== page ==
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This is an example of a proper, working kickstand. It is not bent and holds the motorcycle almost upright. Use the TCLOCS method to ensure your bike is in working order. Tires, Controls, Lights, Oil, Chassis, Stand.

Photo by Courtesy Photo

Summer is the season to beef up on motorcycle safety

12 Jul 2017 | Valerie O'Berry/Editor Marine Corps Base Quantico

It is summer, which ushers in the motorcycle driving season in full force. What is better than driving with the wind in your hair and on your face with nothing between you and the beautiful scenery along the way? However, driving a motorcycle is a tricky business. It takes skill, experience and a special license to operate one safely. In fact, motorcyclists are 35 times more likely to die in an accident than someone in a car or other vehicle simply because there is nothing to protect them from the impact of an accident, according to the Accident Data Center.

However, enjoying the benefits of motorcycle riding should be done in a safe manner. Here are some tips that were shared at the Back in the Saddle training recently.

To ride a motorcycle aboard Marine Corps Base Quantico a rider must first take a Basic Riders Course. This course is offered at no cost to Marines through the Traffic Safety Branch, Safety Division. To sign up for a class you need a CAC card. Go to to sign up for the basic or advanced rider’s courses. You do not need a motorcycle to take the basic course, or equipment, everything is provided. After taking the Basic Riders Course, you must also take a Level II or Level III motorcycle riders course after three years. These are also offered through the Traffic Safety Branch.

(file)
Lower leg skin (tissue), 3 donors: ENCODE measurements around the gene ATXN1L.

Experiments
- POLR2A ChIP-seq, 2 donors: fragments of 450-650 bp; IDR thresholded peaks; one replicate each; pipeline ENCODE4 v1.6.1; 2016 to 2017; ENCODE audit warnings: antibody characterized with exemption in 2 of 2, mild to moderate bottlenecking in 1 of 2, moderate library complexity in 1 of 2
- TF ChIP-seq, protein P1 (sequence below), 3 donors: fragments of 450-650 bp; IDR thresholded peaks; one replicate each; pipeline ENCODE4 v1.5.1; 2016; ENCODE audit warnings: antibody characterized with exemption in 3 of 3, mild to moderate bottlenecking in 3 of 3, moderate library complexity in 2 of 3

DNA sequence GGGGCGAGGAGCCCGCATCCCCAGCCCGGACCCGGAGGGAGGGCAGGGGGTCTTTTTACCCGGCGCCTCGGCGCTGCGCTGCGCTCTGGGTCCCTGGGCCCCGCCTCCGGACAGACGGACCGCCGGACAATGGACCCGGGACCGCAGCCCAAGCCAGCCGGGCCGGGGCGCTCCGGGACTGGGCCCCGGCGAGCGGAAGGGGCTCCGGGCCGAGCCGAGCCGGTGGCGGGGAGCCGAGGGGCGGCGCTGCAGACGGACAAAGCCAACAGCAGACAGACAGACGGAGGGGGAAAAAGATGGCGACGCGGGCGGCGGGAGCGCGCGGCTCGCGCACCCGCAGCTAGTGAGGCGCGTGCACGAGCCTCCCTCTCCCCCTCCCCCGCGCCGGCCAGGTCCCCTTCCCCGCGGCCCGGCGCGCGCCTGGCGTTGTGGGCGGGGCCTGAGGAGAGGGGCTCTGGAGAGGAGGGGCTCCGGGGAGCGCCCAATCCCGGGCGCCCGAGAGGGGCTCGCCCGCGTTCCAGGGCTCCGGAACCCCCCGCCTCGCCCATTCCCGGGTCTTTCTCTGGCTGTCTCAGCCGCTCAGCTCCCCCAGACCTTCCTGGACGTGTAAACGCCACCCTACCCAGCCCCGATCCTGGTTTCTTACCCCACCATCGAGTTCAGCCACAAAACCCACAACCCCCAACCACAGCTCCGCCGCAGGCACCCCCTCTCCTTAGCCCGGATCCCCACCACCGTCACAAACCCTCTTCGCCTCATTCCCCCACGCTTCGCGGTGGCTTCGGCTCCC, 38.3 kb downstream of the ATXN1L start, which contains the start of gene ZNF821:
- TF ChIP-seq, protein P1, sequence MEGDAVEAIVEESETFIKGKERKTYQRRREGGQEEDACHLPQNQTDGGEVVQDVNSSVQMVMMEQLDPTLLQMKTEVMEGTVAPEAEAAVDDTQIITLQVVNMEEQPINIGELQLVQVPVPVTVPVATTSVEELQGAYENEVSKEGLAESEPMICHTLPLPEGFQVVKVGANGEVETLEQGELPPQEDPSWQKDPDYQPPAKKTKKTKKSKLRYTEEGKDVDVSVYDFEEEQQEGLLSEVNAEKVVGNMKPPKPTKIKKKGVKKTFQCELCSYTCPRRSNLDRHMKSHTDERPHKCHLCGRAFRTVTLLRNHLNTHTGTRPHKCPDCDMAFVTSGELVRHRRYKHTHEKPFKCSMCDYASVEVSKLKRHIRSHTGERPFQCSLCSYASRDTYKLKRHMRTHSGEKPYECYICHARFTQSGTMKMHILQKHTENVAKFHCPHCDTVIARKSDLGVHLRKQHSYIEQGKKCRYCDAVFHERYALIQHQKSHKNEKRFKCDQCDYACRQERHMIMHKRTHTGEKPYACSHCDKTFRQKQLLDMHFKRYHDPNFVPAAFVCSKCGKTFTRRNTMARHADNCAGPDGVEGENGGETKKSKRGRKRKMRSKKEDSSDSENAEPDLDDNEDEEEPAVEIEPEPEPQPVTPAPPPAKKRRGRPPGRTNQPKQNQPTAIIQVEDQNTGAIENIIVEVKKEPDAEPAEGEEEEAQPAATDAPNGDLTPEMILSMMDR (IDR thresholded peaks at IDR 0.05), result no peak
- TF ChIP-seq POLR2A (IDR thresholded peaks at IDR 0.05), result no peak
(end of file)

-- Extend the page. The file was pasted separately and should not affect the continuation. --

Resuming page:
If you are a considering taking up the pleasure of riding a motorcycle on the open road and you have taken a safety class, you may be ready to buy a motorcycle. There are several things to consider. First, you need to make sure that the bike “fits” you. Get on the bike and see if you can put both feet on the ground while straddling it. Make sure you can reach the handlebars comfortably and use the controls. The biggest mistake you can make is to buy a motorcycle that is too powerful for your skill level. Do some research on motorcycles before you buy one so you can make a purchase that is right for your skill level. Motorcycles also come in different sizes: standard and low for shorter people.

Ensure that when riding your motorcycle you do not go above speeds that are at your comfort level. For example, if you are riding with a more experienced rider do not go too fast just to keep up with them. Ride to your ability level, not theirs. If your riding partner is going too fast for you don’t try to keep up with them.

For additional information consult MCO 5100.19, call 703 784-2120 or email

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